Sunday, January 04, 2009

Not Dreading Tomorrow


I am definitely going to wait until summer vacation to decide whether I should retire this year or not. When I am at work, I am tired and frustrated and ready to pack it in. Yet, as I contemplate returning tomorrow, I feel excitement, not dread. (OK, a little dread. I am really not looking forward to getting up at 6:15 while the house is cold and everyone in it is asleep.)

I know I am nuts, but I missed the lunacy that goes with my life as a teacher. I missed the captive audience that laughs at my jokes and reveres my teaching. I missed the kids coming to me for advice. I even missed those geometry kids whose main goal in life is to torture me and every other teacher around. Maybe I need more of a life, but I need the satisfaction achieved by getting some of the scatterbrains to succeed.

I even missed my confrontations with Mr. AP. Even when I lose a battle, I feel I am winning the war with him. He hates arguing with me because he knows he can never get the last word in. I often walk out on him with the word "fine", but he knows it is not fine. He knows that although I say he has won, he hasn't.

If I leave, I will never know if I managed to irritate this principal as much as I have irritated every other principal in the past. I will not get the answer to my son's question "Does the principal irritate you before you irritate him, or is it the other way around?" I will miss watching the young generation of teachers grow up. There are so many fine ones out there and if they can just not be corrupted by NCLB and all these standardized tests, they will be wonderful educators for future generations.

People say the best time to retire is the end of June to double dip, collect pension and summer pay. Money has never been my driving issue. While I am not rich, I have enough. If money was the issue, I would have left almost two years ago.

Vacations are good. In the two weeks we were off, I spent a week in Jamaica, saw a movie I really wanted to see (The Boy In The Striped Pajamas), saw a Broadway play (Boeing Boeing- closed today so you can't see it), shopped, ate out, saw friends and relaxed. I even got to sleep off the affects of a bad cold. But, can I do this forever? I'm not sure. I need to see how I feel during the summer, during the two month break.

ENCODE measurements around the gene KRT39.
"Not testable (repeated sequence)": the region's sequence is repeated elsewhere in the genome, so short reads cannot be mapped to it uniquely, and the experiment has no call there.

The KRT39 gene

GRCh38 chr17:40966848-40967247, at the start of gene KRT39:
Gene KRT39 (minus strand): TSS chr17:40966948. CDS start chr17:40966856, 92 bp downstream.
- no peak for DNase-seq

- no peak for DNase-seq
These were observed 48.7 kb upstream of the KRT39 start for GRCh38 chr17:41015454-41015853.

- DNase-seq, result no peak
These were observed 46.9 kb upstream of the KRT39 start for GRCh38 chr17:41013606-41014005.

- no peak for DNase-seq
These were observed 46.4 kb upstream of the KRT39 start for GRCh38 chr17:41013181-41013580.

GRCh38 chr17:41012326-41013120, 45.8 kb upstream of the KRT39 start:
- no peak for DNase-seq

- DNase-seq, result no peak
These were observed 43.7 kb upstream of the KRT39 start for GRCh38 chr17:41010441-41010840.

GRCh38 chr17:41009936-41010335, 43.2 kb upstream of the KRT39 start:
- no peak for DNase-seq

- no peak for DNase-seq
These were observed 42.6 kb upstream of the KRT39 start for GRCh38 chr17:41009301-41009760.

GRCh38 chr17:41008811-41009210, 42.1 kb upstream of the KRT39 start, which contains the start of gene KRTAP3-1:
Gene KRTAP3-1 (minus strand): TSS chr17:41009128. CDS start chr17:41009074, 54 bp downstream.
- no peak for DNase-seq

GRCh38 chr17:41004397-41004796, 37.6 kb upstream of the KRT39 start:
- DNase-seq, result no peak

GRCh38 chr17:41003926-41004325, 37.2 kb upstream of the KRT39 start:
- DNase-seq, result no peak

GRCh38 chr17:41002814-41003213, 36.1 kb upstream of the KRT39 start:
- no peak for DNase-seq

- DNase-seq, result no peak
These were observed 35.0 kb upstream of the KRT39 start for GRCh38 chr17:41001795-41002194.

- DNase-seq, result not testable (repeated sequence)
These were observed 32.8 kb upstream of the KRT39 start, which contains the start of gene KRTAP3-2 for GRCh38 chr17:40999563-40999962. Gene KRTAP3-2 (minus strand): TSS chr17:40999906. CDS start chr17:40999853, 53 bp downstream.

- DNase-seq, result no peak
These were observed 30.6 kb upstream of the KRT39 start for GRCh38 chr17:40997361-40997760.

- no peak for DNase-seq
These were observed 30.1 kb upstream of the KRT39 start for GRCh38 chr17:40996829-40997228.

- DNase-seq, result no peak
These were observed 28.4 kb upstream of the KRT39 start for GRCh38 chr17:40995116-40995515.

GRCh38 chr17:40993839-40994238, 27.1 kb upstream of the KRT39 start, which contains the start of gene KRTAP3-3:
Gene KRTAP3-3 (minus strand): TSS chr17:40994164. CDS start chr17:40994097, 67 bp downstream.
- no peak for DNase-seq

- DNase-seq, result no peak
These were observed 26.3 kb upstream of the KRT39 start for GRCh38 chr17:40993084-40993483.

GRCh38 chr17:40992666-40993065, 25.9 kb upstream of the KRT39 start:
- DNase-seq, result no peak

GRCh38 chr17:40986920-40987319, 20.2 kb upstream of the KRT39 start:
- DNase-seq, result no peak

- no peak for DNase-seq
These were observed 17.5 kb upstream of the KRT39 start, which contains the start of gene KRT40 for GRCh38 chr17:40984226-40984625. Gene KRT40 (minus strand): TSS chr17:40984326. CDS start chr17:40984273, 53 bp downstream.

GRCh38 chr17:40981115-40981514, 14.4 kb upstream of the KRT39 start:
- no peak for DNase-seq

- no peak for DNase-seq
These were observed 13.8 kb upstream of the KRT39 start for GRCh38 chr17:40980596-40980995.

5 comments:

Mr. Talk said...

I was glad to read this. I won't say that I'm looking forward to going back tomorrow, as it will be a relentless two weeks of test prep, but I actually enjoy teaching and won't mind seeing the students again at all.

Enjoy!

Anonymous said...

Oh yes, the ELA is right around the corner. Back to test prep.
The good thing is that actual teaching starts right after the ELA.

I think your willingless to meet tomorrow with a positive feeling has to do with your new principal.
But, I have a feeling Obama may help you with your decision this summer. He is a big believer in longer school days and year.

Schoolgal

nbosch said...

I could retire in Oct 2009 but plan to teach until 2010. I really struggle with what retirement is going to look like for me. Not only have I spent my daytime hours at school, my evenings are filled with reading, networking and thinking about school related things.

I did mention to my husband the other day that if someone would pay me $5000.00 a month I quit tomorrow. The worst part is getting up---well not getting up, it's not being able to go back to bed if I want!! Have a good semester.

MsMalarkey said...

I was glad to read this. It makes me feel a little better about going back. In some ways, I am glad to do test prep for two more weeks- I can ease back in and not really have to think, at least not tonight. I just can't think about thinking tonight.

yo miss!, formerly in bushwick said...

I was also excited to come back today. But I refuse to do straight-up test prep for two weeks, though we will spend some time with an old ELA exam to reorient the kids and review.

Best part of today? I was reading Persepolis, Marjane Satrapi's graphic novel about growing up during the Islamic Revolution in Iran, to the kids before the break, and laryngitis forced me to not finish before the holidays. When I came into the cafeteria this morning while the kids were eating breakfast, one of my kids greeted me with, "Hi, are we reading the end of Persepolis today?"

I was so afraid they'd forgotten, but they nearly knocked me over to get to the book this morning! I was thrilled. And though I'm tired tonight, I'm very pleased to see them again.